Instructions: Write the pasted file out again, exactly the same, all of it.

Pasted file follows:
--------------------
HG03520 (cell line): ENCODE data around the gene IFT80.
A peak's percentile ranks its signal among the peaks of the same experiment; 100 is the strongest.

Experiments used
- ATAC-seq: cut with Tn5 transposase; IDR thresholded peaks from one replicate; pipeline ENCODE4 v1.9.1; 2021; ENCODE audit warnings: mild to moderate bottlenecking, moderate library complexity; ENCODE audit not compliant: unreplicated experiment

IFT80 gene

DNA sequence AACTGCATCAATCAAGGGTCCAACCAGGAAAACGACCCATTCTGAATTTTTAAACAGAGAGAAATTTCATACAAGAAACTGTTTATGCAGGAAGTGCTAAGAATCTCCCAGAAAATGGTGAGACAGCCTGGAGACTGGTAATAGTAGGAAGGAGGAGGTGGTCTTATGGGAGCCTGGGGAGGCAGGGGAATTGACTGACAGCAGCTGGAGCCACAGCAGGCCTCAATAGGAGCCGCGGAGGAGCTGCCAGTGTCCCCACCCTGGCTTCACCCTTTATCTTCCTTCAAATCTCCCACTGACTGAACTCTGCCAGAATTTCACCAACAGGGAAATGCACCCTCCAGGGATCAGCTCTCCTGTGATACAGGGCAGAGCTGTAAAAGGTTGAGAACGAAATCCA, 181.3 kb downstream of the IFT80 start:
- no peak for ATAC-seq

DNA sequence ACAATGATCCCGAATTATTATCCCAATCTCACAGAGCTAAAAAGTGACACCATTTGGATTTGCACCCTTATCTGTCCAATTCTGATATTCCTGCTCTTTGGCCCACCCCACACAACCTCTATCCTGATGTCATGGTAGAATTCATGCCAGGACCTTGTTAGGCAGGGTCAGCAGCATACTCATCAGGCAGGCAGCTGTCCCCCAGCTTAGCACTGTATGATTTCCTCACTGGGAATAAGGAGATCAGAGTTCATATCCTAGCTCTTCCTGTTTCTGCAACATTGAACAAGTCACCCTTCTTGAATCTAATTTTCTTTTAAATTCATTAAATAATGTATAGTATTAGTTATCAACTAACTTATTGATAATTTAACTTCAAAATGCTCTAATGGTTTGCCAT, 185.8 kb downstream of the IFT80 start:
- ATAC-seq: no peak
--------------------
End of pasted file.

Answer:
HG03520 (cell line): ENCODE data around the gene IFT80.
A peak's percentile ranks its signal among the peaks of the same experiment; 100 is the strongest.

Experiments used
- ATAC-seq: cut with Tn5 transposase; IDR thresholded peaks from one replicate; pipeline ENCODE4 v1.9.1; 2021; ENCODE audit warnings: mild to moderate bottlenecking, moderate library complexity; ENCODE audit not compliant: unreplicated experiment

IFT80 gene

DNA sequence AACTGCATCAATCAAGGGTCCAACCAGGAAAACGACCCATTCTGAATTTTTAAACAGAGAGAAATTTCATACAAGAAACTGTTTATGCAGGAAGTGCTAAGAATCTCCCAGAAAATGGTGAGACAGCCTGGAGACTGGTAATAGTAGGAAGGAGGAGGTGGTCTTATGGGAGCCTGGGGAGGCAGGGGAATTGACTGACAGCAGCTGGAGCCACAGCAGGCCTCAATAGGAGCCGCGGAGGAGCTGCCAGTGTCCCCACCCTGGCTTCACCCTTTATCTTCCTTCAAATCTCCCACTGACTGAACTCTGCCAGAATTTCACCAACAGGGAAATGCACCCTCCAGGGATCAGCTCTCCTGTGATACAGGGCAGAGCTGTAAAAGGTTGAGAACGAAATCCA, 181.3 kb downstream of the IFT80 start:
- no peak for ATAC-seq

DNA sequence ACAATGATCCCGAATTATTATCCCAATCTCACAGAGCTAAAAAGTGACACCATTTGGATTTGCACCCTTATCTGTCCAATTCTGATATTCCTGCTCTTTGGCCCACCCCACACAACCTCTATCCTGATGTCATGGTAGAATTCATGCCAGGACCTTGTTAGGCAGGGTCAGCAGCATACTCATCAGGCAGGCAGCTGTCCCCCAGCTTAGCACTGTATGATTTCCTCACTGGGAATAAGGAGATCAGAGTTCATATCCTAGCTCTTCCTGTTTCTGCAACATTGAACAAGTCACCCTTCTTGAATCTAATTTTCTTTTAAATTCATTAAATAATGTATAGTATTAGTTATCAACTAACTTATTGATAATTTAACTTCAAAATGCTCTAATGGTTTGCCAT, 185.8 kb downstream of the IFT80 start:
- ATAC-seq: no peak